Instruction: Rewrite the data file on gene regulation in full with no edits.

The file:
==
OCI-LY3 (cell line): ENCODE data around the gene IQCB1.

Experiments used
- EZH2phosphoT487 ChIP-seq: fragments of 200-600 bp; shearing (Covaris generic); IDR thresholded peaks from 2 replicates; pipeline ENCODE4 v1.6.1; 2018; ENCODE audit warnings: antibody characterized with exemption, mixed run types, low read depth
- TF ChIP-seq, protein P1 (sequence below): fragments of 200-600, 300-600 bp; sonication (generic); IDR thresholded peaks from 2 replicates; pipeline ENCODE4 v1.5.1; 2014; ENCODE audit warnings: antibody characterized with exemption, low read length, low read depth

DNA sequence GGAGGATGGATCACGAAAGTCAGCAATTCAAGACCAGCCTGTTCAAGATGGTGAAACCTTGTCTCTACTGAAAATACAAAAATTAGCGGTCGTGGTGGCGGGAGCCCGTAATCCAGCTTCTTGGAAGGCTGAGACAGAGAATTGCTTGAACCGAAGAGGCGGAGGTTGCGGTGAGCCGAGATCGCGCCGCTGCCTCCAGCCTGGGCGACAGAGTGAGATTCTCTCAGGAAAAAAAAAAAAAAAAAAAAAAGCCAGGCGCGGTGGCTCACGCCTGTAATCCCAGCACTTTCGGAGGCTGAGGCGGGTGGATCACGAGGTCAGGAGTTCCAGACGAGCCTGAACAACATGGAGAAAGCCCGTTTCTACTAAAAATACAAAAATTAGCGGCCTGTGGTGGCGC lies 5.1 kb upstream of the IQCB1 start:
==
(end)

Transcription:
OCI-LY3 (cell line): ENCODE data around the gene IQCB1.

Experiments used
- EZH2phosphoT487 ChIP-seq: fragments of 200-600 bp; shearing (Covaris generic); IDR thresholded peaks from 2 replicates; pipeline ENCODE4 v1.6.1; 2018; ENCODE audit warnings: antibody characterized with exemption, mixed run types, low read depth
- TF ChIP-seq, protein P1 (sequence below): fragments of 200-600, 300-600 bp; sonication (generic); IDR thresholded peaks from 2 replicates; pipeline ENCODE4 v1.5.1; 2014; ENCODE audit warnings: antibody characterized with exemption, low read length, low read depth

DNA sequence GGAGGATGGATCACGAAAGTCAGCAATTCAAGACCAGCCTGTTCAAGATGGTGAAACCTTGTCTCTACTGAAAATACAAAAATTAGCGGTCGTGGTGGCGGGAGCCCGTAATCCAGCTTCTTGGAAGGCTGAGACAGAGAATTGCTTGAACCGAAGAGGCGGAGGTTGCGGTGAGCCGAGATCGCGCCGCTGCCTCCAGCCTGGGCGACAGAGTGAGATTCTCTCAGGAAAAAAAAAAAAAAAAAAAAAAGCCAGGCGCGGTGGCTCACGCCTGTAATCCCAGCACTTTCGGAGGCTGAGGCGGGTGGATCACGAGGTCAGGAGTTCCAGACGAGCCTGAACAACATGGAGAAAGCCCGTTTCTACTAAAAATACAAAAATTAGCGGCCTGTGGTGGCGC lies 5.1 kb upstream of the IQCB1 start: